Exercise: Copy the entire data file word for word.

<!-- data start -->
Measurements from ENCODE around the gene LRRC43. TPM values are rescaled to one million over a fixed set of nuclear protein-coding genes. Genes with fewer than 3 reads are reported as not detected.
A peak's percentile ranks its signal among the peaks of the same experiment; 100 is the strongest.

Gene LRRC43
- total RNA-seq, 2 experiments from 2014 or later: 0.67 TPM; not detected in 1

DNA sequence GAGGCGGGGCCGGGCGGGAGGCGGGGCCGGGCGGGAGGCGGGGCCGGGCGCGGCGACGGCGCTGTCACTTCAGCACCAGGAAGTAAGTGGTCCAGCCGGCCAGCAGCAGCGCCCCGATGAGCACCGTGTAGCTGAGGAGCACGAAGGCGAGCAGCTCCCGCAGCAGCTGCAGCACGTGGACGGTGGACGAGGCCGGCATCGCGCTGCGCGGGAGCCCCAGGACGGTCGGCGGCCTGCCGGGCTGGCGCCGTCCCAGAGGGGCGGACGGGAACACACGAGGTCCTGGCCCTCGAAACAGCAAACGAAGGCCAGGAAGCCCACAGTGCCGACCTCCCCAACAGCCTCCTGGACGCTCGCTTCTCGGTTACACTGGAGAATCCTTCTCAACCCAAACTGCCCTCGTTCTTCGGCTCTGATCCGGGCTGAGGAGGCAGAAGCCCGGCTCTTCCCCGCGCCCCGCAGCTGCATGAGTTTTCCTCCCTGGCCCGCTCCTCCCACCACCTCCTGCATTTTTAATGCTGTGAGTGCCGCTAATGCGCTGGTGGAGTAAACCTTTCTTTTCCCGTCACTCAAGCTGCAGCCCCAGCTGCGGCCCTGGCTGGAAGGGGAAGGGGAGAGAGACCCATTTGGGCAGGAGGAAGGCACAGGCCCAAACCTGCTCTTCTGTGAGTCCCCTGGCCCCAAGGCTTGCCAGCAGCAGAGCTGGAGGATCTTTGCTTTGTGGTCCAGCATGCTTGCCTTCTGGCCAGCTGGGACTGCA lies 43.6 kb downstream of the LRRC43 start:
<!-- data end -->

Measurements from ENCODE around the gene LRRC43. TPM values are rescaled to one million over a fixed set of nuclear protein-coding genes. Genes with fewer than 3 reads are reported as not detected.
A peak's percentile ranks its signal among the peaks of the same experiment; 100 is the strongest.

Gene LRRC43
- total RNA-seq, 2 experiments from 2014 or later: 0.67 TPM; not detected in 1

DNA sequence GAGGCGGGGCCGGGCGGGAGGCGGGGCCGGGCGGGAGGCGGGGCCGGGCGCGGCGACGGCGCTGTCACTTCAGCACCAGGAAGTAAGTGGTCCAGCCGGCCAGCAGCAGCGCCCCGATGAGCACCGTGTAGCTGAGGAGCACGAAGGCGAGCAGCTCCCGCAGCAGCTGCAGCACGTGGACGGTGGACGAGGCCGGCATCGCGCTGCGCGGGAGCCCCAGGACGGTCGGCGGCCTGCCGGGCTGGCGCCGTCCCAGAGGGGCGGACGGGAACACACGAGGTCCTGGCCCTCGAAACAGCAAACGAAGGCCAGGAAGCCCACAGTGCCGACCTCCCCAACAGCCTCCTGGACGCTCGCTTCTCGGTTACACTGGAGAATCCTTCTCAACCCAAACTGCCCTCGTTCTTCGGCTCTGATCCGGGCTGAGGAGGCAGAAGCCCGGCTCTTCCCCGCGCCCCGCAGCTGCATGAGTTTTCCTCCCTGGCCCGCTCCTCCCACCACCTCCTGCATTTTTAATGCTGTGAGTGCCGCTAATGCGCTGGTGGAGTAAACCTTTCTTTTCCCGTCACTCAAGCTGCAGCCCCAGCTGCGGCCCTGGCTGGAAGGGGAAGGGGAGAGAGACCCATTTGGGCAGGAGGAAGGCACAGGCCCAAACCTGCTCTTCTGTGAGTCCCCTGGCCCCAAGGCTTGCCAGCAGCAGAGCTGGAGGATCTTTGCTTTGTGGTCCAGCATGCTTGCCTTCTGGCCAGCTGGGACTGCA lies 43.6 kb downstream of the LRRC43 start: